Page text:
Green onions, scallions, or spring onions, add a mild zesty taste. You can substitute shallots or red onions for green onions; however, if you do so, we advise you to use half the quantities.
Try to use a good quality extra virgin olive oil. Its fruity and nutty flavor will make lentil tabbouleh ever more aromatic.
Fresh lemon is best, as used in the original recipe. It adds plenty of fresh citrus flavor.
Salt and pepper
Sea salt or kosher salt to add taste. Freshly ground black pepper for a fragrant peppery aroma.
There are no other spices in tabbouleh; however, if you want to spice things up, you can add half a teaspoon of ground cumin to this lentil tabbouleh recipe.
If you make this with dry lentils, the first step is to rinse and boil the lentils in a pot with salted water until tender. Green and brown lentils typically take 30 to 45 minutes to cook and don't need soaking.
Cut the tomato into thin slices, then chop it into small dice of about ⅕ inch each. We recommend using a serrated knife or a sharp chef's knife.
If the tomatoes are watery, transfer them into a fine-mesh strainer and let them drain for a few minutes while you chop the other ingredients.
Remove the larger stem of the parsley. Pick the mint leaves from their branch and add them to the parsley.
Finely chop parsley and mint. We recommend using a large and sharp chef's knife; however, if you don't have one, you could use a food processor, pulsing until the herbs are finely chopped.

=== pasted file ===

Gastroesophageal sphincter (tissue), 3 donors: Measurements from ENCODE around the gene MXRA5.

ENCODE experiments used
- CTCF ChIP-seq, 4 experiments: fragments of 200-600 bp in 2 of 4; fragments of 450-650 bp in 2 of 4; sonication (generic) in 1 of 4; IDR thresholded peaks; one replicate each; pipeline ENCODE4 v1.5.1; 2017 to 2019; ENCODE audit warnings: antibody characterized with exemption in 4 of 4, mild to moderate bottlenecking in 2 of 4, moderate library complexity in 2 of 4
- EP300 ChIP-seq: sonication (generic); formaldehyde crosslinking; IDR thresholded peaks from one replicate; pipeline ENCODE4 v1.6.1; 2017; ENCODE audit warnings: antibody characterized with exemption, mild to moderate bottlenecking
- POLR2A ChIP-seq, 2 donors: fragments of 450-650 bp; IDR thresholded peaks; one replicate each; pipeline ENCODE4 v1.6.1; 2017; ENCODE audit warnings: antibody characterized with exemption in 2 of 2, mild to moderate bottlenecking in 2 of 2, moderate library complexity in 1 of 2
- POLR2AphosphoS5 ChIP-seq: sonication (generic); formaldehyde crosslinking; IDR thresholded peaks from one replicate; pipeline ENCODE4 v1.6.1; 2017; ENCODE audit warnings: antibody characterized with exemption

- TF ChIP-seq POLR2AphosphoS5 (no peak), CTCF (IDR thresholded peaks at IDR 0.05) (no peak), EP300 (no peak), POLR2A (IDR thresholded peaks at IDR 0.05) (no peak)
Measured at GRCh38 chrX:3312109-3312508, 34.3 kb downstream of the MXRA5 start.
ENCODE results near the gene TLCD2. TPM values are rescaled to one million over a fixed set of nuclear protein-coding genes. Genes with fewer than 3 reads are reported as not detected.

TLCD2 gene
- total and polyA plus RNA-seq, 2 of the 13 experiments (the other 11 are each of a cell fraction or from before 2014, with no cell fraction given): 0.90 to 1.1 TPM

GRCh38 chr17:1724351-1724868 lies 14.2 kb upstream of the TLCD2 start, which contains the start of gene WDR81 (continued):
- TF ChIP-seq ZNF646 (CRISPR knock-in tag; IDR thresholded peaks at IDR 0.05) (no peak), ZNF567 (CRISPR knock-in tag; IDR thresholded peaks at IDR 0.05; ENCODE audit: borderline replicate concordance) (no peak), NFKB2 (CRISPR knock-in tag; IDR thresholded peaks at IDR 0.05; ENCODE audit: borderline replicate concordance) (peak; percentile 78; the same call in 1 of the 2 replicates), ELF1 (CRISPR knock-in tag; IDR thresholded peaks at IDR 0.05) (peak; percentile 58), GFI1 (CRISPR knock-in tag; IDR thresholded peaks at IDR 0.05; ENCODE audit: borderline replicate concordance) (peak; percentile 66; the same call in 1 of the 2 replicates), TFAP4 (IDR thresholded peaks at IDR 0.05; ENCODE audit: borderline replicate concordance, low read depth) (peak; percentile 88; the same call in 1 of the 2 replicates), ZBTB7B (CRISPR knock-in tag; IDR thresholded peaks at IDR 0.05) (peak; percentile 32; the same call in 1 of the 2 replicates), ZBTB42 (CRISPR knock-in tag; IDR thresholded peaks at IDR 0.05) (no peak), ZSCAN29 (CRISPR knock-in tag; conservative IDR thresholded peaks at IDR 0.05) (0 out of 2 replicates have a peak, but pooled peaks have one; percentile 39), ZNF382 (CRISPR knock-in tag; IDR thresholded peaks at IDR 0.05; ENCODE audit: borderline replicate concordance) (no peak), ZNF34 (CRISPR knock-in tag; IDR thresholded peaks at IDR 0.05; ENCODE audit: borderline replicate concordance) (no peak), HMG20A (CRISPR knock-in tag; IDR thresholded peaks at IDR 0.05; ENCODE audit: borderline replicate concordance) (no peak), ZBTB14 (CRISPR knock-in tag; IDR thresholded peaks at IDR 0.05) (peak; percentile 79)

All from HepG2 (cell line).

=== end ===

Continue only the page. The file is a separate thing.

Trim the green part off the green onions and finely chop the white part.
Add all chopped ingredients and the drained lentils to a large mixing bowl, then season with olive oil, lemon juice, salt, and black pepper.
Toss well until the parsley, and the lentils are evenly combined. You'll need a minute as the parsley might clump up. Serve in the same bowl or on a serving platter.
Appetizer (mezze): our favorite way to serve this lentil tabbouleh is as a starter on a large mixed platter with other delicious Middle-Eastern and Mediterranean dishes.
If you are wondering what to serve with lentil tabbouleh, then try it with:
- creamy chickpea hummus
- smoky baba ganoush (eggplant dip)
- crunchy homemade crostini or bruschetta
- olive tapenade
- zaalouk (eggplant salad)
- grilled eggplants, zucchini, or bell peppers
- Greek Tzatziki sauce
- Moroccan carrot salad
- Falafel, olives, warm pita bread, and more.